As seen from Table 2, the image density of Example 6 was uneven. Such an unevenness in image density was remarkable in the solid black area. On the other hand, there was no unevenness in the image density in Examples 7-9. In Examples 7 and 8, since the developing gap (g) and the doctor gap (t) were the same and g-t=0.05 mm, the magnetic developer was accumulated in the developing zone, thus effectively preventing the uneven image density. In Example 9, since the moving directions of the permanent magnet member and the photoconductive drum in the developing zone are opposite, the magnetic developer was accumulated in the developing zone regardless of the dimension of g and t.
By using the same apparatus used in the preceding tests except that the permanent magnet member 4 was prepared as shown below, the image forming tests were conducted.
The permanent magnet member 4 (developer-transporting roll) was composed of a 16-pole rubber magnet roll having 20 mm outer diameter and 227 mm length which was integrally fixed on a SUM shaft having 6 mm diameter and 280 mm length. The rubber magnet roll comprised, by weight basis, 80 parts of Ba-ferrite powder having an average particle size of 1 μm, 15 parts of urethane rubber and 5 parts of carbon black. The surface magnetic flux density was 150 G and the specific volume resistance was 103 Ω.cm.
The development was carried out by using the same magnetic developer as used in the preceding examples.
The OPC drum 7 (image-bearing member) having an outer diameter of 30 mm was charged to -600 V and rotated at a respective peripheral speed (Vp) of 60, 150 and 250 mm/sec. The permanent magnet member 4 was biased to -500 V by a direct bias current. The developing gap (g) and the doctor gap (t) were respectively set to 0 mm and 0.1 mm.
After a roll transferring, the developed toner image was fixed by a heat roll on a recording paper in the same manner as in the preceding tests. The developing and fixing operations were conducted at 20° C. and 60% R.H. The results of the tests are shown in Table 3.
TABLE 3__________________________________________________________________________ Background SlenderVp Vm Image Fogging Toner Line(mm/sec) (mm/sec) Vm/Vp Density (Density) Scattering Blur__________________________________________________________________________Example10 60 48 0.8 1.27 0.06 none none11 60 60 1.0 1.32 0.07 none none12 60 72 1.2 1.34 0.08 none none13 150 150 1.0 1.30 0.09 none none14 250 250 1.0 1.28 0.10 none noneComparative Example 3 60 30 0.5 0.78 0.07 none occurred 4 60 90 1.5 1.36 0.13 none occurred 5 60 120 2.0 1.29 0.16 occurred occurred__________________________________________________________________________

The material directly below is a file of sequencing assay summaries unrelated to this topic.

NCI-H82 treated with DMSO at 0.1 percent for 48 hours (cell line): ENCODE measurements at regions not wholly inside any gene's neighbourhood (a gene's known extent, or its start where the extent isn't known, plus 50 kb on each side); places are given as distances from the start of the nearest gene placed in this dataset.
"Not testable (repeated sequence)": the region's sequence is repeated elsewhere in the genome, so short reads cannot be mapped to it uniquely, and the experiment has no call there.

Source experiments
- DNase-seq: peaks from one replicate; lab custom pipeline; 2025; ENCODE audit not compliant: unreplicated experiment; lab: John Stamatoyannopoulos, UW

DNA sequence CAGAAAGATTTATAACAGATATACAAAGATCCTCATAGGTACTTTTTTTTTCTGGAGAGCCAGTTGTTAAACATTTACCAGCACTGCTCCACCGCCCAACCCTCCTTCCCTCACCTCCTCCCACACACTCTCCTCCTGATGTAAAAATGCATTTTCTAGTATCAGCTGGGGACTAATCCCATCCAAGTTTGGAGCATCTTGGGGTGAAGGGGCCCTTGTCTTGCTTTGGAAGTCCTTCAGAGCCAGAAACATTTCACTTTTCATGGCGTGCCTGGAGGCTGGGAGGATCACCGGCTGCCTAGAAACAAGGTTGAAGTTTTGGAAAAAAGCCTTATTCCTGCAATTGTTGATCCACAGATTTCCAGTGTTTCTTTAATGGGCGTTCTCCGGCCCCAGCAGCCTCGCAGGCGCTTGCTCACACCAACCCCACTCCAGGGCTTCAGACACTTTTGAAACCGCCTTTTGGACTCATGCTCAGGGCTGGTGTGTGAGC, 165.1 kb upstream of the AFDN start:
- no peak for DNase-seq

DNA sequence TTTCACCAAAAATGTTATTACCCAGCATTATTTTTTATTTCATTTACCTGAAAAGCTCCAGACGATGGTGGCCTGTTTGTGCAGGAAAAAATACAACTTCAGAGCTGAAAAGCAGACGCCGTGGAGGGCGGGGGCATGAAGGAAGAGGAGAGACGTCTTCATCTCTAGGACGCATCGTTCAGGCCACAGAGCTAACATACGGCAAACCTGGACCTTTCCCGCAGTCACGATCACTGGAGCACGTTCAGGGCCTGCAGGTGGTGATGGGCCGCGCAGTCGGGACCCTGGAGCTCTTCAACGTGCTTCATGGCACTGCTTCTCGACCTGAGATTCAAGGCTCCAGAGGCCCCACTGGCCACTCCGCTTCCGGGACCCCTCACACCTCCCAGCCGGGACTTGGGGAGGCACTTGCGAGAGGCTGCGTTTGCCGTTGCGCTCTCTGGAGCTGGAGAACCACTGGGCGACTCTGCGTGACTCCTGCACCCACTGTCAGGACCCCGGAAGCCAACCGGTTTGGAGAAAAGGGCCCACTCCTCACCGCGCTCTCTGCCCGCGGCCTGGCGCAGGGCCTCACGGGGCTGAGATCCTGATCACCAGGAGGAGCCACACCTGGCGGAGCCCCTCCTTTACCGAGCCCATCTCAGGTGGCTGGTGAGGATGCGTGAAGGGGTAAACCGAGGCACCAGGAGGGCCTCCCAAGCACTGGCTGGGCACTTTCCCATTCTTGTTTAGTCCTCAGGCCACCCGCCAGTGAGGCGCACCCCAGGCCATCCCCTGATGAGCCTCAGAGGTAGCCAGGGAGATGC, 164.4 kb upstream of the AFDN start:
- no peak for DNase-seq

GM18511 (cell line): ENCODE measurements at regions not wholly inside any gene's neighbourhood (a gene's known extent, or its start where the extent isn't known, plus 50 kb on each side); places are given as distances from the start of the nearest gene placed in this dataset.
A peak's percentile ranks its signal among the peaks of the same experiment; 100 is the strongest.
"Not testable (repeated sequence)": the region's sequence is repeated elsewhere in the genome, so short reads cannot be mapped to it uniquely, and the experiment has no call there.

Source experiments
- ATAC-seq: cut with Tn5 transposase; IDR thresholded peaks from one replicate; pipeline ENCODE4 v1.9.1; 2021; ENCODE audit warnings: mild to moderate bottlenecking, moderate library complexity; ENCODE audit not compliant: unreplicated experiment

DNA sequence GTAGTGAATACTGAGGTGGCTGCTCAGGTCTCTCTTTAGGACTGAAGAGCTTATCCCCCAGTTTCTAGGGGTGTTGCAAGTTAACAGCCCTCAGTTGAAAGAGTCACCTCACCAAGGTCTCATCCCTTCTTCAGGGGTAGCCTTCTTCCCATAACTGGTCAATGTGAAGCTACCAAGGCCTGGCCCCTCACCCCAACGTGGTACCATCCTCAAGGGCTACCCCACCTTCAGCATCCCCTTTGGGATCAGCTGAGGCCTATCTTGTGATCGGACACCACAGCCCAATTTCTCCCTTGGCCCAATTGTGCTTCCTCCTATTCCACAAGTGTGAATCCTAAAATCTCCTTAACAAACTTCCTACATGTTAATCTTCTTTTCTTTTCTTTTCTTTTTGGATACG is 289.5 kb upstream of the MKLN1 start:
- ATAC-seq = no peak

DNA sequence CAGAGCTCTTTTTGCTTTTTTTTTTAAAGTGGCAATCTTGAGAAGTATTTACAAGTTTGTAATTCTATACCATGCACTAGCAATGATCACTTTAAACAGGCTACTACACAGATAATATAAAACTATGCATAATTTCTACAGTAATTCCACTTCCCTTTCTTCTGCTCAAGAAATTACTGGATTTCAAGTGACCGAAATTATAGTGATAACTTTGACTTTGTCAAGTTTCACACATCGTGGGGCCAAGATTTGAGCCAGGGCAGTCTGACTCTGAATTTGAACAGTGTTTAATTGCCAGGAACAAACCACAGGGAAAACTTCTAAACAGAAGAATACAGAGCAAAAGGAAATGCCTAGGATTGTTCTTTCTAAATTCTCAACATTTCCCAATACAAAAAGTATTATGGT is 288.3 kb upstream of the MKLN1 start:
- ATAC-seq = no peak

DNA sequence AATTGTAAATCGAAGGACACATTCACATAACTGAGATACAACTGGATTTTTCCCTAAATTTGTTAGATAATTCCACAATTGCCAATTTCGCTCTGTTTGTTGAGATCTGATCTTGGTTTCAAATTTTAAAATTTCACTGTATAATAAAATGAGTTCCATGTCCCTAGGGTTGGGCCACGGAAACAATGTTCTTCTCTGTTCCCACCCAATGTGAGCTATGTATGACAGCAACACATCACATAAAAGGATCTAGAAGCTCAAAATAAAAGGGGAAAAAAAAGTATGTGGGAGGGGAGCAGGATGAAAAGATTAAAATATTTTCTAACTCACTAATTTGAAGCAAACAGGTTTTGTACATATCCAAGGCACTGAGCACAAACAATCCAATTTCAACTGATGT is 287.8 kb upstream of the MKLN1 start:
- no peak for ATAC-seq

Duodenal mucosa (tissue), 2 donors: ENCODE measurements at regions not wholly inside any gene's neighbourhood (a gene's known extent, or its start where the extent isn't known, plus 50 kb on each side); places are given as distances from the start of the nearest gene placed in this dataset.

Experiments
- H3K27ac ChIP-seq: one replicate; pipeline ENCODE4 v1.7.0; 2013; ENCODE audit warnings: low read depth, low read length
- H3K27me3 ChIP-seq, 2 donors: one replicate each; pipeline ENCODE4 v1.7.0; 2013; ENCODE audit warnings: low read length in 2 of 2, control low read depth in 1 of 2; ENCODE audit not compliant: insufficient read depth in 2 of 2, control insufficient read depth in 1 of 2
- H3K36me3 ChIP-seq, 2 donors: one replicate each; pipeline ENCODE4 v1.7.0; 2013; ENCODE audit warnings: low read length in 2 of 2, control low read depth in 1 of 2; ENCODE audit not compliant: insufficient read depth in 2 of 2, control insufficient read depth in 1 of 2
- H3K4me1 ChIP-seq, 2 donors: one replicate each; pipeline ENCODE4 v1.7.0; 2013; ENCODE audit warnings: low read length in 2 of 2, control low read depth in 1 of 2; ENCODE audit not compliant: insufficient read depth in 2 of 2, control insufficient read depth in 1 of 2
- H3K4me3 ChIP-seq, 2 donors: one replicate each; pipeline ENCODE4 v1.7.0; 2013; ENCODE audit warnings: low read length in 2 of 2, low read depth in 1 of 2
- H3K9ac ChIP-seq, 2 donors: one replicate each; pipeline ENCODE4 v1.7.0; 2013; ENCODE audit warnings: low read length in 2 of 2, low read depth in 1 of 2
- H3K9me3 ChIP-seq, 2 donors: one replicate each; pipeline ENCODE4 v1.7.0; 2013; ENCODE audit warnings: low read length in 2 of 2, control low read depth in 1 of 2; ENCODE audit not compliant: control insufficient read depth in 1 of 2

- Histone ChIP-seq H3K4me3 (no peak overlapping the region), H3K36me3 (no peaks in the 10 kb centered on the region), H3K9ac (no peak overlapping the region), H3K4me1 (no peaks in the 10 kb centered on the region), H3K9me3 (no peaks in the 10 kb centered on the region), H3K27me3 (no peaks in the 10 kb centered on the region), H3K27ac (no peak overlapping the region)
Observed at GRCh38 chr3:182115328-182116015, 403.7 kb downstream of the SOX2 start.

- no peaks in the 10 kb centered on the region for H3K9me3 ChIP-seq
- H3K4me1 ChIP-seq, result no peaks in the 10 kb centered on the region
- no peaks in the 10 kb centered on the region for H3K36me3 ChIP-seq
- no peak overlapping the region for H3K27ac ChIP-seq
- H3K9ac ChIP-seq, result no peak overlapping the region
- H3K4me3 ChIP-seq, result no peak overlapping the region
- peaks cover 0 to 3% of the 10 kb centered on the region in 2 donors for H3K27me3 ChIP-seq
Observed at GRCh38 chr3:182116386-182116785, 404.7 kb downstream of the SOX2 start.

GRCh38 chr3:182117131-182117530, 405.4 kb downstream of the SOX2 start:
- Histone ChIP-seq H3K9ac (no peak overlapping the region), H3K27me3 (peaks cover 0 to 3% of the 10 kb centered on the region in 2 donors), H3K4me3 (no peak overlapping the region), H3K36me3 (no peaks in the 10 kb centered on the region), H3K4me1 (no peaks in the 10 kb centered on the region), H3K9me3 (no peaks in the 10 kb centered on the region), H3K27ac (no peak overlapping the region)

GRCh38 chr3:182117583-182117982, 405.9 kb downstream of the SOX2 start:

As seen from Table 3, when the Vm/Vp ratio was small (Comparative Example 3), the image density was lowered and the slender line was blurred. When the Vm/Vp ratio was large (Comparative Examples 4 and 5), the background fogging increased, and the toner scattering and slender line blur occurred. On the other hand, when Vm and Vp were the same or nearly the same (Examples 10-14), clear images of high quality were produced without no defect. Also, the image of high quality was produced even when the photoconductive drum rotated at a high speed (Examples 13 and 14).
The effects achieved by the construction and function described above will be summarized below.
(1) Since the developing roll consist of only the permanent magnet member, the developing roll and the electrophotographic recording apparatus can be miniaturized (first and second methods).
(2) Since the peripheral speed of the developing roll (permanent magnet member) is the same or nearly the same as the moving speed of the image-bearing member (photoconductive drum), a high-speed development can be effectively performed (first and second methods).
(3) Since the permanent magnet member serving as the developer-transporting roll is made of a hard material, the surface thereof is hardly worn. Therefore, the surface is little changed with time to strengthen the durability of the permanent magnet member (first method).
(4) An image of stable and high quality can be produced even at a large developing gap (first method).
(5) Since the permanent magnet member serving as the developer-transporting roll is made of a rubber material, the magnetic developer is securely transported and the contact pressure of the permanent magnet member with the photoconductive drum can be reduced (second method).
(6) Since the toner concentration of the magnetic developer can be selected from the wide range, a means for controlling toner concentration is not needed to enable a recording apparatus to be miniaturized (first and second methods).
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|U.S. Classification||399/267, 399/277, 399/274, 399/272|
|International Classification||G03G13/09, G03G15/09|
|Cooperative Classification||G03G15/0921, G03G13/09|
|European Classification||G03G13/09, G03G15/09E|
|Jan 22, 1996||AS||Assignment|
Owner name: HITACHI METALS, LTD., JAPAN
Free format text: ASSIGNMENT OF ASSIGNORS INTEREST;ASSIGNORS:ASANAE, MASUMI;OCHIAI, MASAHISA;REEL/FRAME:007857/0327;SIGNING DATES FROM 19960112 TO 19960116
|Nov 27, 2000||FPAY||Fee payment|
Year of fee payment: 4
|Dec 15, 2004||REMI||Maintenance fee reminder mailed|
|May 27, 2005||LAPS||Lapse for failure to pay maintenance fees|
|Jul 26, 2005||FP||Expired due to failure to pay maintenance fee|
Effective date: 20050527